Frequently these are small, little-known stocks that sell for pennies and are often difficult to research. By "pumping" up the value of the stock, and therefore creating a buying frenzy, the fraudster--who, naturally, bought the stock before the hype--can then "dump" those shares at a profit. The sell-off triggers a snowballing price decline, leaving you holding shares in a stock that nobody wants to buy anymore, with a value probably lower than before the game started, while the perpetrator has already disappeared with the profit.
The direct frauds are just that--schemes that ask for your money up-front. In this case, the pitch generally promises huge returns on a relatively small investment. For example, one type of direct fraud known as a pyramid scheme, you supposedly make money in proportion to the number of additional investors you can recruit. In reality, most people never see any return, and usually they lose their initial investment as well. Worse yet, some direct fraud schemes solicit investments that you direct to a non-existent account. Direct fraud isn't new, or confined to Internet investing--but the online medium and lack of direct human interaction often make it harder to tell what's legitimate from what's bogus, so you need to be especially careful.Remember, always consider the source of any information or offer you receive. Although most online services, bulletin boards, and chat rooms display the screen names of users, individuals can remain anonymous behind aliases and misinformation. In most instances, there is simply no way to uncover someone's true identity. Can you tell whether you are getting information from a broker, short seller, corporate insider, amateur investor, stock touter, criminal, or merely a prankster? Probably not. And why would they have a stake in what you do with your money anyway?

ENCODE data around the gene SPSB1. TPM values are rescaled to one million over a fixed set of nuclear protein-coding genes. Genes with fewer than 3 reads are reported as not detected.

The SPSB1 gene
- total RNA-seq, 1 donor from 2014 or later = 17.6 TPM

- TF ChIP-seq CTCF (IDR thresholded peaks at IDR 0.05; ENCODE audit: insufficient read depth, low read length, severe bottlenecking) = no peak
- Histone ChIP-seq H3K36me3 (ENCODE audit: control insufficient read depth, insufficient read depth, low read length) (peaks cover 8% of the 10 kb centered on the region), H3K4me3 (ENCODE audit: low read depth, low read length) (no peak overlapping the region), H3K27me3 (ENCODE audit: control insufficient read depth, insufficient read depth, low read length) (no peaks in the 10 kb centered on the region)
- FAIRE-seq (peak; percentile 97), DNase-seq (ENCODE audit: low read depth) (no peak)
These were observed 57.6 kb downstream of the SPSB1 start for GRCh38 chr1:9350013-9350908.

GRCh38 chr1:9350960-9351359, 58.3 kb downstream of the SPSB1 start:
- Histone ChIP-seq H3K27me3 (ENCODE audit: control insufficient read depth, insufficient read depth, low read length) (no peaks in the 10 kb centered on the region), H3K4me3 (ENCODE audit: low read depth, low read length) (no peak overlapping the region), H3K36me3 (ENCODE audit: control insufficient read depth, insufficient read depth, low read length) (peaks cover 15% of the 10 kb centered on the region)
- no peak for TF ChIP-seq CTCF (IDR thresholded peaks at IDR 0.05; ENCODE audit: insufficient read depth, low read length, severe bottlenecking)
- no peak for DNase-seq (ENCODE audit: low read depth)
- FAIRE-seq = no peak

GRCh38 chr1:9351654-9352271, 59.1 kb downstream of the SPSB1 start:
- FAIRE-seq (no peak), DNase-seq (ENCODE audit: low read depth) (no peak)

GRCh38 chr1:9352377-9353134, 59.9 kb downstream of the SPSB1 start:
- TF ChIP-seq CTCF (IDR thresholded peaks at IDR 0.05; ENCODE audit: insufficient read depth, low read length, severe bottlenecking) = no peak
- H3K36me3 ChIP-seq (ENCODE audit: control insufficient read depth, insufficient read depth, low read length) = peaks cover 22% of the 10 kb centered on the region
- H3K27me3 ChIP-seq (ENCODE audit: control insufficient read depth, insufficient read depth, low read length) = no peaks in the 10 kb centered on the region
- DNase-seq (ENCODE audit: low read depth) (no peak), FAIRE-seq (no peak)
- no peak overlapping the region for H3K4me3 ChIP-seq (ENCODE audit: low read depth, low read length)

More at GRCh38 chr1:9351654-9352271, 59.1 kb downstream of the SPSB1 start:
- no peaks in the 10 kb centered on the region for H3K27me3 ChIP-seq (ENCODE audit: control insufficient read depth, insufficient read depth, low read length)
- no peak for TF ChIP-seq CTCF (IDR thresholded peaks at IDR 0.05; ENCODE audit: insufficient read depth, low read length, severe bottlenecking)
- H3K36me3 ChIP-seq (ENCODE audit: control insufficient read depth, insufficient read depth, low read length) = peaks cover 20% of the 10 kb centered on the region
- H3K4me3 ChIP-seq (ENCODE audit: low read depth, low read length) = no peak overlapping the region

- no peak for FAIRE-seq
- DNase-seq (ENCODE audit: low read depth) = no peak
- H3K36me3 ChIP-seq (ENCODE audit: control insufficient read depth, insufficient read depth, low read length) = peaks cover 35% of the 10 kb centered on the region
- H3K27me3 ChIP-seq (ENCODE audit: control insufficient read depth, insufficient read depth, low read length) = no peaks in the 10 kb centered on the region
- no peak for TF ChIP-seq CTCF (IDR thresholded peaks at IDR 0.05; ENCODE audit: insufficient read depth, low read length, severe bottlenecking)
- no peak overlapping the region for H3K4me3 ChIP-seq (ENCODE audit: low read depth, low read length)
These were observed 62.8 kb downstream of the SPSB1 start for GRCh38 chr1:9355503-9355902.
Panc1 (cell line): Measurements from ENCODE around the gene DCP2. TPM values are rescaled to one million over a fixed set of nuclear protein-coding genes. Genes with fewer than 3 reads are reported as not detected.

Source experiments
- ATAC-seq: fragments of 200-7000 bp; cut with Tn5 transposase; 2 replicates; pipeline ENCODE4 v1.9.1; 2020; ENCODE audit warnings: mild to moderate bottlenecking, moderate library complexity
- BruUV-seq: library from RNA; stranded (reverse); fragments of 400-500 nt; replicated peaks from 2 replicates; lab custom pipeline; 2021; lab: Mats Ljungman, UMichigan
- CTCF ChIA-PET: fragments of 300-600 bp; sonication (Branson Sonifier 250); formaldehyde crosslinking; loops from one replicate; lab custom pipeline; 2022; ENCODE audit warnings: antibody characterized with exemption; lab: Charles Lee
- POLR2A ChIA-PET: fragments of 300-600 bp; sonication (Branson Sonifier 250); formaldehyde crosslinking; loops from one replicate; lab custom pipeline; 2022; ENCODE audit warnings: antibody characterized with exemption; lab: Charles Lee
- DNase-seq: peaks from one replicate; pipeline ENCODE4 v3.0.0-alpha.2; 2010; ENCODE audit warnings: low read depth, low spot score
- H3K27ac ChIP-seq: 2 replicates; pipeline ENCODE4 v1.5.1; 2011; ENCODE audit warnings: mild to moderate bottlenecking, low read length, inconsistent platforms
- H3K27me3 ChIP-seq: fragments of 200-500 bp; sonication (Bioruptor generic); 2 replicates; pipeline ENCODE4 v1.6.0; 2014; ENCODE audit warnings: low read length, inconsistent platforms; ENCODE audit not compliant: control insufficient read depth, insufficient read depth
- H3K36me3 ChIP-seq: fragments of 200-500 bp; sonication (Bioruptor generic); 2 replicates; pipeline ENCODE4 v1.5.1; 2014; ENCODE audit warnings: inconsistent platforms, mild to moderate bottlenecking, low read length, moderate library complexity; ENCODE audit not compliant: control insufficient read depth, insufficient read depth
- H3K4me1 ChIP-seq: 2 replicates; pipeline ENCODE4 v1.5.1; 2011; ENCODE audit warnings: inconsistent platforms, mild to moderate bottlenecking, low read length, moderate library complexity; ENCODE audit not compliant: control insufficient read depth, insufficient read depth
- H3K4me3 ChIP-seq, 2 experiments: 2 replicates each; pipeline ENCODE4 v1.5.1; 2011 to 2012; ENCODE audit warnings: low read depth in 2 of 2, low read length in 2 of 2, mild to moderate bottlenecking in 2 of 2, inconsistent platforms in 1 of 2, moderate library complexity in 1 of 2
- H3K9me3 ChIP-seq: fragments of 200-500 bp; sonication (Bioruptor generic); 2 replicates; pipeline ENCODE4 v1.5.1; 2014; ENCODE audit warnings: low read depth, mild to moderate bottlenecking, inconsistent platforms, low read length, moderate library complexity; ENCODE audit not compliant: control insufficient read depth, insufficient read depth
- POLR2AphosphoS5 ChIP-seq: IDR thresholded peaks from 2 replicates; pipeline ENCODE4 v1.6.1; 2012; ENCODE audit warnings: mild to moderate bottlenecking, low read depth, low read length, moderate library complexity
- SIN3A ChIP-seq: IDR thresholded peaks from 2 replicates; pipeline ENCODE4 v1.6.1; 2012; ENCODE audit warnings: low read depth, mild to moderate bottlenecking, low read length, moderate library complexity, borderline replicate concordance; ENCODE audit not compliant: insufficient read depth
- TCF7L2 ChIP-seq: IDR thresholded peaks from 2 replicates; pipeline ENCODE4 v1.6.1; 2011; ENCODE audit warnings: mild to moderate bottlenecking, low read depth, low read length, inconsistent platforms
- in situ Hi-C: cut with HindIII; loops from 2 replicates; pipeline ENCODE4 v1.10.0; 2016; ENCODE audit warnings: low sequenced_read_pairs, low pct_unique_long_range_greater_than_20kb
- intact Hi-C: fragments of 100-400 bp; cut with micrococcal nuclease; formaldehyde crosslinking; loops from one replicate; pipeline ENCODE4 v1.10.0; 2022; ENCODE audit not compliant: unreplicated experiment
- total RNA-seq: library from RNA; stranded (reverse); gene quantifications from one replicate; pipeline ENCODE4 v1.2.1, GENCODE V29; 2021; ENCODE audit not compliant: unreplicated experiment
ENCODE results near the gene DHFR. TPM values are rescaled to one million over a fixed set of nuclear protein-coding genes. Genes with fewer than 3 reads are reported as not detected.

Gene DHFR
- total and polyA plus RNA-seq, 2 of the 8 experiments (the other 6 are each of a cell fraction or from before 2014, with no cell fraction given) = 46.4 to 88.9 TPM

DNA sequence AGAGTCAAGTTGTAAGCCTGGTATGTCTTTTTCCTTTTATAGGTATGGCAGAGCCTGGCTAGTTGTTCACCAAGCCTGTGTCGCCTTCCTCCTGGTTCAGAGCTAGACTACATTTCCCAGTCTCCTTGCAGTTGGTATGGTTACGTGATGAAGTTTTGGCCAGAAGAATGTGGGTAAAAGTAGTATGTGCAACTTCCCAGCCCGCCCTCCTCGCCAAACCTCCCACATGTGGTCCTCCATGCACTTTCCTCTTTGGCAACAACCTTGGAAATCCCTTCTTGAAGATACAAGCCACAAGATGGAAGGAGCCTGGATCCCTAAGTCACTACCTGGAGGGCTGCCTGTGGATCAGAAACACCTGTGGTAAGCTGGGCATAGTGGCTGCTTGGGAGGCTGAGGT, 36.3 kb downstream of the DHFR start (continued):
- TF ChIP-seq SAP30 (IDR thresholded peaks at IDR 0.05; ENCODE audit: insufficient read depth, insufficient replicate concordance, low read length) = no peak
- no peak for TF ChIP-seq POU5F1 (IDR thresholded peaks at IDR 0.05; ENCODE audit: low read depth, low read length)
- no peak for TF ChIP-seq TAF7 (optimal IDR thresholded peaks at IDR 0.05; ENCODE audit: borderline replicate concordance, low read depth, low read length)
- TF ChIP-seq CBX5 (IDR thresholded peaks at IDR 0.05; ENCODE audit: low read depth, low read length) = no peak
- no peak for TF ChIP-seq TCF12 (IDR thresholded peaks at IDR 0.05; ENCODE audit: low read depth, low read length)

How To Protect Yourself
Never make an investment decision based solely upon information from one source. The real-time nature of the Internet, combined with its growing base of users, makes it a prime target for a variety of fraudulent schemes. Be wary of the rumors and unsubstantiated claims that can surface in e-mail or in the unstructured environment of chat rooms. A high-pressure pitch for a particular investment can mean trouble. Be suspicious of "once-in-a-lifetime" opportunities or demands to "invest quickly." Be alert for recommendations based on "confidential information," an "upcoming favorable research report," a "prospective merger or acquisition," or the announcement of a "dynamic new product." And be especially careful with advice about unfamiliar securities.
There is no substitute for your own detailed research via a variety of media and sources. Any information you find on the Internet should be double-checked and verified. It is always a good idea to check with a brokerage firm, an accountant, or a trusted business advisor to get a second or third opinion about an investment. Don't get discouraged--just because fraud exists on the Web, that doesn't mean there aren't many valid opportunities out there. The most important thing to remember is that this is your money, your future. If you take the time to make informed and educated choices, you will have a better chance of making online investing work for you.
Several reliable sources exist on the Internet for general information on investing:
Where To Turn For Help
If you think you have been the victim of wrongdoing, or that securities laws may have been violated, you should contact the appropriate regulators.
U.S. Securities and Exchange Commission Office of Investor Education and Assistance
450 5th Street, NW
Washington, DC 20549
TTD (202) 942-7065
For the telephone number of your state securities regulator contact:
North American Securities Administrators Association, Inc.
One Massachusetts Avenue, NW
Washington, DC 20001